Sunday, September 27, 2009


Our everyday routines are the practice of life. And everywhere I've turned over the past week, I've received the message loud and clear that the small moments and day to day routines of life layer on top of each other like different pieces of artisan glass and when you look back through those layers they have a depth and beauty that is as important as any momentous occasion or achievement, and you see the shape and form of your life.

The practice of going to the lake for inspiration is one that I realize I have to stick with, even when I don't think I have the time, even when I think there's nothing notable there to see, I should go.
At this time, in this season, as I've mentioned for the last few posts, there is not striking beauty at the lake. I still love it though. And I am still always fascinated by something I find or see every time I go. The initial attraction to inspect the log and it's happenings was fun, but making a practice of visiting there over time I've learned things I would not have known just by driving by and stopping only when I felt like it.

There was road work being done on my usual route to work, and the lake was not on the detour route and so I fell out of the habit of stopping for inspiration for the day. The photo above was the first after all those weeks and it represents the contentment that the regular practice of observing nature can bring. Or maybe it's a reminder of the joy to be found in everyday activities.

Wednesday, September 23, 2009

Summer's End

I have been meaning to write about Pompton Day, but to be truthful, my pictures weren't that good. It's hard to capture that spirit in one photo. All along the lake there are booths and you can throw cream pies at people you know or dunk a teacher in a water tank or race a rubber duck off the dock. Mostly, you run into people you know and haven't seen for awhile, and for those of us who have raised our families here, there are a lot of memories. To me, summer ends on Pompton Day with our fair along the lake and our fireworks at night (they get better every year). So here, in tribute to the actual last day of summer are my photos from Pompton Day 09.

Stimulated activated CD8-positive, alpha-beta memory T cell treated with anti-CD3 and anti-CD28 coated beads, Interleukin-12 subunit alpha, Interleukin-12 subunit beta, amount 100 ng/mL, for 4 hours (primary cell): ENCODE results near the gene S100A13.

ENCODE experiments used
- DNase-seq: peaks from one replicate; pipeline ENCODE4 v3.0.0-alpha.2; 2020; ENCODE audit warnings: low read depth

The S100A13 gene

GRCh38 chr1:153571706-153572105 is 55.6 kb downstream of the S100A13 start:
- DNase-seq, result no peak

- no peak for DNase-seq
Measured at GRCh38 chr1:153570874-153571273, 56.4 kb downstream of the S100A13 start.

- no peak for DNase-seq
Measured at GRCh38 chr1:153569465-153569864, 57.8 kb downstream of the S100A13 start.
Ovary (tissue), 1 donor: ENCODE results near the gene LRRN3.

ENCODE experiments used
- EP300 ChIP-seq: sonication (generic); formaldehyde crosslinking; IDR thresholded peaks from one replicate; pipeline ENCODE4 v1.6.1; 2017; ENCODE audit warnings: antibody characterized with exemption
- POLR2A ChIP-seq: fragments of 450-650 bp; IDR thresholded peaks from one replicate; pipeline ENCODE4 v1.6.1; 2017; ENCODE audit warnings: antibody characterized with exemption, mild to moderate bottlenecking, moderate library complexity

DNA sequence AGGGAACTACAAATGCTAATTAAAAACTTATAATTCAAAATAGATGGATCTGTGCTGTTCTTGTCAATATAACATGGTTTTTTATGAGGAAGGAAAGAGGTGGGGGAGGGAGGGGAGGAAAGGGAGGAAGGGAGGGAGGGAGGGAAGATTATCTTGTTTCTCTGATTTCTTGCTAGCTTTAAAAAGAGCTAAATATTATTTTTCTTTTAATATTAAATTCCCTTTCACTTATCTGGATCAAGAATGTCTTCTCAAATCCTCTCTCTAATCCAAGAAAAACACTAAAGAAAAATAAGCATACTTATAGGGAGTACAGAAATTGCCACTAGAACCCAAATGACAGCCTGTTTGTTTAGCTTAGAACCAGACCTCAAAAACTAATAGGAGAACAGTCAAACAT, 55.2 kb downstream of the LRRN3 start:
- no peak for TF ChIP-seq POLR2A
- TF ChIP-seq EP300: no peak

The dock above was inspired and partially paid for by an elementary school Earth Day project that my friend Theresa spearheaded. That might not be the same dock at this point, but I think about how it originally got there every time I see it. The plaque below commemorates the event and I had never noticed it until this Pompton Day, 9 years later. Memories run deep in this lake community, and so thank you to all the people who have improved that park over the years.

And finally, the last photo is not spectacular, but just the view of the back of the tents along the road from the lake. Goodbye to Summer!

Thursday, September 3, 2009

Summer Moments

o just 'be' in the moment is something that a good number of people have come to value. I value it, and I try to live it everywhere, independent of situations or surroundings. But I find that the reality is there are some places, where you're known, where you're comfortable, where all your little imperfections don't matter, and really where all your much larger imperfections and regrets don't matter either, that not only permit you to just be, but actually remind you how to do it.